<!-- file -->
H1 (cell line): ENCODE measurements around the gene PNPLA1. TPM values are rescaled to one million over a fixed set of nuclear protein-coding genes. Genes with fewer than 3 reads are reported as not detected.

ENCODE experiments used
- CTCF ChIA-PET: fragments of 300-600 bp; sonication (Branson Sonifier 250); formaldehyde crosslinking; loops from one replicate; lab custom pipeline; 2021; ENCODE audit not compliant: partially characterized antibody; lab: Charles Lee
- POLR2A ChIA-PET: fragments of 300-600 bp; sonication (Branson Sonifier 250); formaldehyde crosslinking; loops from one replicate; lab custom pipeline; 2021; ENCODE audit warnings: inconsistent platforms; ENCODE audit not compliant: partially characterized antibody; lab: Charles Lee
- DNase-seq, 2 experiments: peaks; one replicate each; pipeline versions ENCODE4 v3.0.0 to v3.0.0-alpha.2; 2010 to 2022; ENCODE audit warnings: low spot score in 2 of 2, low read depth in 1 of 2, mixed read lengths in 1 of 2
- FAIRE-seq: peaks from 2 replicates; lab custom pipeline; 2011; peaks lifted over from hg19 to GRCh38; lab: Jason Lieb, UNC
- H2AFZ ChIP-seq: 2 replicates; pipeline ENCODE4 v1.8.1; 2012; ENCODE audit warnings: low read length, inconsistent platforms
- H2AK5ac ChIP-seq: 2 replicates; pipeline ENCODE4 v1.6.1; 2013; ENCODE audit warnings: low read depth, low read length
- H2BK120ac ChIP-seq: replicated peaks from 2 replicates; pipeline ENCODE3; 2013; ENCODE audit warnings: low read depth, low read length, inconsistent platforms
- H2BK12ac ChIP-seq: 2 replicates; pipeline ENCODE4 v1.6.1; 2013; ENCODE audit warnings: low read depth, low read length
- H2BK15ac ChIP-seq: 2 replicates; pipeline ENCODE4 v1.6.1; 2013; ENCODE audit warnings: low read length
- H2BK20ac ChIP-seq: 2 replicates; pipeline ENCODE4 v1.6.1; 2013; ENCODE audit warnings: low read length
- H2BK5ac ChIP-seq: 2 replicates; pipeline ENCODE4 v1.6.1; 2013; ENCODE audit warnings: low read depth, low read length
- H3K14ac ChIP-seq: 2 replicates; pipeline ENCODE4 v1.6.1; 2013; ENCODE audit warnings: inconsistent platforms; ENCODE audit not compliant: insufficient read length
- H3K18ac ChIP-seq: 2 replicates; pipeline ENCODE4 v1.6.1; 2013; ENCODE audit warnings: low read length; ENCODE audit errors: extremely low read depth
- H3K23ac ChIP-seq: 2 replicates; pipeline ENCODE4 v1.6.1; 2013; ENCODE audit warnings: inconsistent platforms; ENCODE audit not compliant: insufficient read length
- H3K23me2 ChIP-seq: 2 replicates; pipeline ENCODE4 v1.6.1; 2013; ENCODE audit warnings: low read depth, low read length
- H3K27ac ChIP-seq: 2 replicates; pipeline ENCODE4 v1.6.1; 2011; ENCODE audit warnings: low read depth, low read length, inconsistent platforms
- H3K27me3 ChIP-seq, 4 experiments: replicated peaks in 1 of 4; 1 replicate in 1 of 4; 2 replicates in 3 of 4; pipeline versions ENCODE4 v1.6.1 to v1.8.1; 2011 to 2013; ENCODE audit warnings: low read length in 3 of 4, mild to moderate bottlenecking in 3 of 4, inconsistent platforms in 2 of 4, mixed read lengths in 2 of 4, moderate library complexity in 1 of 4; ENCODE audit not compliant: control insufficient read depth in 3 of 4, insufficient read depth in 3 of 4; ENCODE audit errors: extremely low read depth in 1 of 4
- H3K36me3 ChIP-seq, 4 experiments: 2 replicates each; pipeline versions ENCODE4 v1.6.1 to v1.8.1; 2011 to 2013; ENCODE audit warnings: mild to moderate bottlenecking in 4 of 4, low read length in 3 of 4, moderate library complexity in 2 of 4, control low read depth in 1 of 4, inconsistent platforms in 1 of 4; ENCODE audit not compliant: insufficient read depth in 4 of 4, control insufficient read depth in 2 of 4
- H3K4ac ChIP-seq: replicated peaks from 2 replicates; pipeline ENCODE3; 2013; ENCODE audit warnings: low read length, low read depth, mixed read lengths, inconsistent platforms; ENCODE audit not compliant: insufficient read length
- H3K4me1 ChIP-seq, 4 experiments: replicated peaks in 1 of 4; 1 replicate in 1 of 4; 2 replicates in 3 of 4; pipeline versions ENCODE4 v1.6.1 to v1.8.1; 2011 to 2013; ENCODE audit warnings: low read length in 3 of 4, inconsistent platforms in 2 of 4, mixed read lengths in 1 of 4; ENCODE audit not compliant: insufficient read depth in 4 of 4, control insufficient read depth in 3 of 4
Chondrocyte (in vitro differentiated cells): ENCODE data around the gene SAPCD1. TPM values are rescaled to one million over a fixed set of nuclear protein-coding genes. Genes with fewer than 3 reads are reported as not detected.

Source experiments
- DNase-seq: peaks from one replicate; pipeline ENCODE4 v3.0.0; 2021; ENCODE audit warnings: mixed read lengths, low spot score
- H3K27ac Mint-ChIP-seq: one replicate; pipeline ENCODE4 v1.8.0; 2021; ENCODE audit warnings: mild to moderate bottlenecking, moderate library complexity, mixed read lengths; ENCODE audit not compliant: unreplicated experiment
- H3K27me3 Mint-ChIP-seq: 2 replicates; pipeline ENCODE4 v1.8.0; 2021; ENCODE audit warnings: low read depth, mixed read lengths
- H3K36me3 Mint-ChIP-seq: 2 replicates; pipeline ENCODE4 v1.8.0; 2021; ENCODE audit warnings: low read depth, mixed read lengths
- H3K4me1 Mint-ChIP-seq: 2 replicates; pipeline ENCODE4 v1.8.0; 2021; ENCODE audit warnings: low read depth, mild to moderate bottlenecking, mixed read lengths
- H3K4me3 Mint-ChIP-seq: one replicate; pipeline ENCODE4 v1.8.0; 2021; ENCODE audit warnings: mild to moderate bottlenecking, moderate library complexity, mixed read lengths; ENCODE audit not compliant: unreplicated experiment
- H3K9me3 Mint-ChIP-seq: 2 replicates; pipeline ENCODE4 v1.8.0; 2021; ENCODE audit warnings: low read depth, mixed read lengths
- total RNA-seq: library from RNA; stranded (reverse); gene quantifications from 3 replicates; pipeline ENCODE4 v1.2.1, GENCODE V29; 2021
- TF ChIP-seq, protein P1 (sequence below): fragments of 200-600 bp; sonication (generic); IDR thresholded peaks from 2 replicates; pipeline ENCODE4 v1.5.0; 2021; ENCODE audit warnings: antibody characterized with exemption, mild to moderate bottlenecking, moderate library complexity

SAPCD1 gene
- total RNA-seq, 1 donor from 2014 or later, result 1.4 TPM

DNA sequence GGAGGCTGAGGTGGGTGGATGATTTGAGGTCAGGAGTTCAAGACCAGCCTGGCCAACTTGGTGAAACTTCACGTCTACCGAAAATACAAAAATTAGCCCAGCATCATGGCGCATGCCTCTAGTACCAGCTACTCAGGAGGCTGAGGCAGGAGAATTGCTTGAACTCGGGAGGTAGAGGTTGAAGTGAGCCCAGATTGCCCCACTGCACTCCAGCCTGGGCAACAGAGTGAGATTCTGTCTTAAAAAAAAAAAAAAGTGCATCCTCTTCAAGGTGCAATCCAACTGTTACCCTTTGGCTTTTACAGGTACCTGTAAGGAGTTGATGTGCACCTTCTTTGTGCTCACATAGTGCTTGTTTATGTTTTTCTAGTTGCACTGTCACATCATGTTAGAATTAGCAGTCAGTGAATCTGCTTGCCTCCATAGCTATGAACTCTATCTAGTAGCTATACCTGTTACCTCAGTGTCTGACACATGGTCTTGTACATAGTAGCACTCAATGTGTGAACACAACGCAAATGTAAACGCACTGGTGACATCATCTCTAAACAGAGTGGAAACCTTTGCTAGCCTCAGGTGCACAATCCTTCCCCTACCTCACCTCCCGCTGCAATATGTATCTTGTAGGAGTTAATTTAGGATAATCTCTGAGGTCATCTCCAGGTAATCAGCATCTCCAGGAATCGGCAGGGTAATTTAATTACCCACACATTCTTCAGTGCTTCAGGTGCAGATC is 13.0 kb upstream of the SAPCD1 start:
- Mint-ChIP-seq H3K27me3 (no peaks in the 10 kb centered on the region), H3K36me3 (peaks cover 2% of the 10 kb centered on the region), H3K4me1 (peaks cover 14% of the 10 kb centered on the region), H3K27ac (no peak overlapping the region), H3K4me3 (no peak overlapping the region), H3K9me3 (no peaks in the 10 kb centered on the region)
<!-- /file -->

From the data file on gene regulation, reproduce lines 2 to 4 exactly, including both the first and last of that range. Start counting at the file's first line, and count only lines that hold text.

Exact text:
ENCODE experiments used
- CTCF ChIA-PET: fragments of 300-600 bp; sonication (Branson Sonifier 250); formaldehyde crosslinking; loops from one replicate; lab custom pipeline; 2021; ENCODE audit not compliant: partially characterized antibody; lab: Charles Lee
- POLR2A ChIA-PET: fragments of 300-600 bp; sonication (Branson Sonifier 250); formaldehyde crosslinking; loops from one replicate; lab custom pipeline; 2021; ENCODE audit warnings: inconsistent platforms; ENCODE audit not compliant: partially characterized antibody; lab: Charles Lee